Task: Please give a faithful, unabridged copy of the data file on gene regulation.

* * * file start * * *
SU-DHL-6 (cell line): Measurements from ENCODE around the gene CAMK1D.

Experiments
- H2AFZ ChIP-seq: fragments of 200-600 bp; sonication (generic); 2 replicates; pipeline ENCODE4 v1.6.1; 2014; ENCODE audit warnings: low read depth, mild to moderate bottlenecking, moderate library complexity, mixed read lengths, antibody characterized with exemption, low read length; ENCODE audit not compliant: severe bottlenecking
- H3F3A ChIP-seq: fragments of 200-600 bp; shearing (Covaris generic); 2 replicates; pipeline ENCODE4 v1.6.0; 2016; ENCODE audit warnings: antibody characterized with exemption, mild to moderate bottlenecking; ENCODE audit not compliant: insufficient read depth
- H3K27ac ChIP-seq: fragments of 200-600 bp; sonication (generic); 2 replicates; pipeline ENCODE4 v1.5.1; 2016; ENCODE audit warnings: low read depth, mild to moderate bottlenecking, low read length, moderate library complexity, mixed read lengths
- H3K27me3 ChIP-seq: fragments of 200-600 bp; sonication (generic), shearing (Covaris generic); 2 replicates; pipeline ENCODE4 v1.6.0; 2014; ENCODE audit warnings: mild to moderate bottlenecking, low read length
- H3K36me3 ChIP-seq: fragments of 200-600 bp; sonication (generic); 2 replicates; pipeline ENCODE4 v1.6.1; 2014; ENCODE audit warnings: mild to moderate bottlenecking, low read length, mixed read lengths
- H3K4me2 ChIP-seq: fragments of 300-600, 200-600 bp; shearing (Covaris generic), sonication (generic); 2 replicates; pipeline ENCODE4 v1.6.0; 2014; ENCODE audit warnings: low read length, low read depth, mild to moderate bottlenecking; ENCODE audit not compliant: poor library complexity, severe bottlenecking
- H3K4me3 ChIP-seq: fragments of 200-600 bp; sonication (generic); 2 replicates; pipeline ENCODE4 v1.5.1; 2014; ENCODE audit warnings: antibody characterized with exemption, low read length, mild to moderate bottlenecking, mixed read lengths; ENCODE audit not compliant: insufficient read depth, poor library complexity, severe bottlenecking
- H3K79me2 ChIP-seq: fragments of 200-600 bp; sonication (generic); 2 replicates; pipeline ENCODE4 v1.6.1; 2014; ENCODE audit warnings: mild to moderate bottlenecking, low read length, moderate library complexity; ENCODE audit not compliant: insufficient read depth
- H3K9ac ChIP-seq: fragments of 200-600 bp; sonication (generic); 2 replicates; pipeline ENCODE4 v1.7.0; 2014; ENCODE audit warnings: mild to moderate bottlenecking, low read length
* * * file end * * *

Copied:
SU-DHL-6 (cell line): Measurements from ENCODE around the gene CAMK1D.

Experiments
- H2AFZ ChIP-seq: fragments of 200-600 bp; sonication (generic); 2 replicates; pipeline ENCODE4 v1.6.1; 2014; ENCODE audit warnings: low read depth, mild to moderate bottlenecking, moderate library complexity, mixed read lengths, antibody characterized with exemption, low read length; ENCODE audit not compliant: severe bottlenecking
- H3F3A ChIP-seq: fragments of 200-600 bp; shearing (Covaris generic); 2 replicates; pipeline ENCODE4 v1.6.0; 2016; ENCODE audit warnings: antibody characterized with exemption, mild to moderate bottlenecking; ENCODE audit not compliant: insufficient read depth
- H3K27ac ChIP-seq: fragments of 200-600 bp; sonication (generic); 2 replicates; pipeline ENCODE4 v1.5.1; 2016; ENCODE audit warnings: low read depth, mild to moderate bottlenecking, low read length, moderate library complexity, mixed read lengths
- H3K27me3 ChIP-seq: fragments of 200-600 bp; sonication (generic), shearing (Covaris generic); 2 replicates; pipeline ENCODE4 v1.6.0; 2014; ENCODE audit warnings: mild to moderate bottlenecking, low read length
- H3K36me3 ChIP-seq: fragments of 200-600 bp; sonication (generic); 2 replicates; pipeline ENCODE4 v1.6.1; 2014; ENCODE audit warnings: mild to moderate bottlenecking, low read length, mixed read lengths
- H3K4me2 ChIP-seq: fragments of 300-600, 200-600 bp; shearing (Covaris generic), sonication (generic); 2 replicates; pipeline ENCODE4 v1.6.0; 2014; ENCODE audit warnings: low read length, low read depth, mild to moderate bottlenecking; ENCODE audit not compliant: poor library complexity, severe bottlenecking
- H3K4me3 ChIP-seq: fragments of 200-600 bp; sonication (generic); 2 replicates; pipeline ENCODE4 v1.5.1; 2014; ENCODE audit warnings: antibody characterized with exemption, low read length, mild to moderate bottlenecking, mixed read lengths; ENCODE audit not compliant: insufficient read depth, poor library complexity, severe bottlenecking
- H3K79me2 ChIP-seq: fragments of 200-600 bp; sonication (generic); 2 replicates; pipeline ENCODE4 v1.6.1; 2014; ENCODE audit warnings: mild to moderate bottlenecking, low read length, moderate library complexity; ENCODE audit not compliant: insufficient read depth
- H3K9ac ChIP-seq: fragments of 200-600 bp; sonication (generic); 2 replicates; pipeline ENCODE4 v1.7.0; 2014; ENCODE audit warnings: mild to moderate bottlenecking, low read length